As for Gary Mossman? ...seems that the CBC ( maybe u’ve heard of them Yak? , you know the home of Hockey Night in Canada ) doesn’t consider Gary Mossman a nobody...Moreover, CBC reporter Tim Wharnsby seems to have NO Doubts about the pivotal role Percival played in early CCCP + Euro hockey development
Don Cherry ( ever heard of him Yak ? ) and many MANY others, in NHL inner circles, likewise seem to recognize what a huge impact Percival had, on hockey and a number of other sports , on BOTH sides of the Pond
INSIDE THE GAME: LLOYD PERCIVAL WROTE THE BOOK ON HOCKEY FITNESS
Long before there were strength and conditioning gurus in hockey like Andy O'Brien, T.R. Goodman and Gary Roberts, there was Lloyd Percival.
Percival, who passed away at age 61 in July 1974, was much more than a fitness coach for hockey players. He guided top Canadian athletes in all sports.
His clientele list was a who's who of Canadian sport. First, through his CBC Radio program, Sports College on the Air, and later through his training facilities called The Fitness Institute, some of those schooled by Percival included: George Chuvalo, Kathy Kreiner, Gordie Howe, George Knudson, Jocelyn Lovell, Jim Day as well as Sandra Bezic. The list goes on and on.
But why bring up Percival now, especially when training elite-level and everyday athletes has become so sophisticated, so advanced and such a big business?
Well, a new book from Canadian author Gary Mossman recently has been released about Percival's life. Entitled Lloyd Percival: Coach and Visionary, this intriguing tome details just how much influence Percival had and still has on the way athletes train in this country almost four decades after his death.
Also, with the Sochi Olympics less than seven weeks away, it should be noted the important role Percival played in how swiftly Russian hockey evolved more than 50 years ago. Percival's book, The Hockey Handbook, gave Anatoli Tarasov, known as the father of Soviet hockey, a proverbial bible to teach and guide his players to international success.
The impact of this book on Soviet hockey has led some to joke that Percival was the stepfather of Russian hockey. But The Hockey Handbook also heavily influenced the development of national programs in then Czechoslovakia, Sweden and Finland.
It was Mossman's father who introduced Percival's story to the author. One of the many narratives Mossman unearthed was an interesting story that transpired during the 1972 Summit Series between Canada and the Soviets.
As the series developed, Phil Esposito and Co. grew to appreciate the strengths of their opponents, especially the talent of Soviet goalkeeper Vladislav Tretiak.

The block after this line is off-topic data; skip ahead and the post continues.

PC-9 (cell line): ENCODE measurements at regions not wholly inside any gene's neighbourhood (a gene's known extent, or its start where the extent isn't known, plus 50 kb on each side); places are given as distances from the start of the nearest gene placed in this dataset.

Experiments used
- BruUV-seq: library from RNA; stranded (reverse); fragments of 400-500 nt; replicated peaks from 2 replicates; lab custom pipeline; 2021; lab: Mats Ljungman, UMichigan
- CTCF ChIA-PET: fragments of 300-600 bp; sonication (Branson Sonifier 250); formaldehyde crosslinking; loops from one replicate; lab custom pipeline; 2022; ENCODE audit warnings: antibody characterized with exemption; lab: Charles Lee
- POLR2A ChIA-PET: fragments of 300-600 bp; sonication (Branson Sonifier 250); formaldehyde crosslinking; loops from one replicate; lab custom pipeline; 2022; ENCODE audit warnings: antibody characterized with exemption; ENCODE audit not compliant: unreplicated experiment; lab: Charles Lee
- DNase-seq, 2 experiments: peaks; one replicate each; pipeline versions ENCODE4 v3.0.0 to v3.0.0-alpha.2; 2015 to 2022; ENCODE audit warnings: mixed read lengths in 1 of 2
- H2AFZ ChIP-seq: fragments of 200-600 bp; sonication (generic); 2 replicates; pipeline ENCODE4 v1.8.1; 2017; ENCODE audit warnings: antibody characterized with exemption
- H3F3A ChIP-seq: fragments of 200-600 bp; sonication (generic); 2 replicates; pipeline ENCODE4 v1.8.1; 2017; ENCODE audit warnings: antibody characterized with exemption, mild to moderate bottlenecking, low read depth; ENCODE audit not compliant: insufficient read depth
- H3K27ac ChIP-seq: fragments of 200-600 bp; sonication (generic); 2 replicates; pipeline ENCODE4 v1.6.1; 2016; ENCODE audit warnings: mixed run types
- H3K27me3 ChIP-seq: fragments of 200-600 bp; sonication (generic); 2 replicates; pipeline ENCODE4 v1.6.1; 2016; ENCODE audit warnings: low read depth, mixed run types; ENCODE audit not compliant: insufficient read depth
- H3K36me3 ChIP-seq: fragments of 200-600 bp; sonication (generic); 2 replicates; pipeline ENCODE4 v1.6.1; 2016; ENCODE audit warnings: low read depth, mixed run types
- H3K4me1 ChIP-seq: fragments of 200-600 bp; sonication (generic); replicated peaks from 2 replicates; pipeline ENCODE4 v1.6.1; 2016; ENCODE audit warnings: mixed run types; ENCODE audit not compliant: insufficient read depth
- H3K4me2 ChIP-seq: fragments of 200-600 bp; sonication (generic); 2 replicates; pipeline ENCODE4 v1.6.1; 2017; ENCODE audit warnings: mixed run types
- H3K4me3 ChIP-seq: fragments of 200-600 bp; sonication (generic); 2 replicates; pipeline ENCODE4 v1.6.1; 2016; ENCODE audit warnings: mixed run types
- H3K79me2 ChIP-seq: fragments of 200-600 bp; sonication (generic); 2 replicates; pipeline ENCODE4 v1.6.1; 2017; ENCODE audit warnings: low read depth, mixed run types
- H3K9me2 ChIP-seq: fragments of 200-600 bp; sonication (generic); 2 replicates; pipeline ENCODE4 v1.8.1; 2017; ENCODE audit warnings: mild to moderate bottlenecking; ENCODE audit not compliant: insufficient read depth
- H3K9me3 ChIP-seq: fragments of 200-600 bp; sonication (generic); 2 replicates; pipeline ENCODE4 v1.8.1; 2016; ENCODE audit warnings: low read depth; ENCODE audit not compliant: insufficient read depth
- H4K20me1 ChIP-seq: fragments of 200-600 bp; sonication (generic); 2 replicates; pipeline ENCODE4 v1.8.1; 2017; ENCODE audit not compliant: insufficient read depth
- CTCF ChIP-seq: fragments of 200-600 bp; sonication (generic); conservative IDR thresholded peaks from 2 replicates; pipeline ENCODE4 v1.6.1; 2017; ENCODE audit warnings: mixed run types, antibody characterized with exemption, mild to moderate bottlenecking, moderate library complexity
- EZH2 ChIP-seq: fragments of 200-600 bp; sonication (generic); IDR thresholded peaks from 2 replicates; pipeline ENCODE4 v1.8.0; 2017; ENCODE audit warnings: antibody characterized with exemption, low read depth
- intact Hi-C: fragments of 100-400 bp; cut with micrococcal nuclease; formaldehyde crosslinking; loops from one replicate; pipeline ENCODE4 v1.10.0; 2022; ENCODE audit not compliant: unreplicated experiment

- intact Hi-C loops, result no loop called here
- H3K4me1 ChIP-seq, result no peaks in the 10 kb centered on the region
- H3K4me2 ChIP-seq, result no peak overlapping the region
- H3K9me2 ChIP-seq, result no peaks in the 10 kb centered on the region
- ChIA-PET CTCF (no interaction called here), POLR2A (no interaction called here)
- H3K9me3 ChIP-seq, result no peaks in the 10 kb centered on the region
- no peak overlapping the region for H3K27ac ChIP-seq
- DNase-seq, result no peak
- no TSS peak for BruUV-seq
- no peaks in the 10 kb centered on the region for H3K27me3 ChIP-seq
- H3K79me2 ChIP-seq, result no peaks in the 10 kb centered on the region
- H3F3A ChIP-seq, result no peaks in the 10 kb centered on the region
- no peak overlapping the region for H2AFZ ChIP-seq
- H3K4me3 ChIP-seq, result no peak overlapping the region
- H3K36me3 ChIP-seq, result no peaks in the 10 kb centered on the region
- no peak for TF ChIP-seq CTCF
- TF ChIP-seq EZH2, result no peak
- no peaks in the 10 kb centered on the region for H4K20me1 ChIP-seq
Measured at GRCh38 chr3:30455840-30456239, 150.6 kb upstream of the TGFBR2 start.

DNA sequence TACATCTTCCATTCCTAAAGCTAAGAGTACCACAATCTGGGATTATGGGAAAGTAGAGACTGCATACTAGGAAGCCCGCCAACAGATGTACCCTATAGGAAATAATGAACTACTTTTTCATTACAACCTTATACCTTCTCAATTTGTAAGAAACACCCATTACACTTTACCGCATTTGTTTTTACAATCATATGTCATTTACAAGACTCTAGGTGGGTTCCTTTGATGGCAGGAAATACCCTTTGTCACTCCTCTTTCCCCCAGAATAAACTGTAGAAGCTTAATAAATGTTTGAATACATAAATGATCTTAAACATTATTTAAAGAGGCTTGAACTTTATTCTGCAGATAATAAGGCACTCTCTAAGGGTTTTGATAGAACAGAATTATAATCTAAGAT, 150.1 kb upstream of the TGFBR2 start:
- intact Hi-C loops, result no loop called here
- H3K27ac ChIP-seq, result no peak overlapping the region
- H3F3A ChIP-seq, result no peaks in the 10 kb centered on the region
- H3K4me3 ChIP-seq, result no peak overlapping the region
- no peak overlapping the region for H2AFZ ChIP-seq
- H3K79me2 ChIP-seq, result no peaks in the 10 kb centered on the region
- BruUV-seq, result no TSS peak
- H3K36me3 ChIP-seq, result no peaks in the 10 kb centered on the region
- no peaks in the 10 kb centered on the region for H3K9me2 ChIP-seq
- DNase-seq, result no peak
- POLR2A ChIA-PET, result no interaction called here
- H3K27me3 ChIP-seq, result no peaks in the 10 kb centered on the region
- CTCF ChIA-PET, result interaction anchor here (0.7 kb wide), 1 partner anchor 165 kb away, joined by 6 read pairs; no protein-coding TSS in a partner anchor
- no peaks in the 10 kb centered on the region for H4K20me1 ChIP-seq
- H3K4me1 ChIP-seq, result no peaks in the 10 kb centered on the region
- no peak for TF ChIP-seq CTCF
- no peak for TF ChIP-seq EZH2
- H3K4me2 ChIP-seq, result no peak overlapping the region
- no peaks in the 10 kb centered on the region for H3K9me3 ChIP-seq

They saw Tretiak in the hallways at the different rinks working on his reflexes and coordination by bouncing and catching tennis balls against the wall in a bang-bang manner.
This just happened to be a drill that Percival wrote about and prescribed to Detroit Red Wings goalie Terry Sawchuk. Now most goalies employ the "wall-ball drill" in their training.
Sawchuk, in fact, benefited from Percival's training in the early 1950s, when he was hired to work with the Red Wings.
"Percival found it more difficult to convince Sawchuk that his agility and coordination would improve even more if he shed some of his 200 pounds," wrote Mossman. "Neither was Detroit's management overly concerned about Sawchuk's weight until he reported to training camp in September 1951 weighing 219 pounds.
"[Red Wings owner Jack] Adams immediately ordered his goaltender to go on a diet prescribed by Percival. Ten weeks later, Sawchuk weighed 193 pounds. By season's end, his weight had reached 170-175 pounds, the level at which he would remain for most of his career.
"In 1951-52, Terry Sawchuk produced possibly the single greatest season ever enjoyed by a goaltender."
'Stood the test of time'
Percival's ideas and methods weren't accepted by all in the hockey community. But he did later gain the acceptance and credit he deserved.
"I believe The Hockey Handbook, written by Lloyd Percival and first published in 1951, remains the authoritative source for hockey fundamentals," said longtime Carolina Hurricanes athletic therapist Peter Friesen, who was given a copy of the book by coach Dave King in 1980.
"It is my view that the training regimens that Percival developed based on those fundamentals have stood the test of time."
Even Don Cherry had praise for Percival in the book. He remembers listening to the fitness guru on his radio show.
"Every Saturday at 12:15, when we were young lads, my mother made sausages and toast for my brother and me and we listened to 'Ace' Percival on Sports College," Cherry said.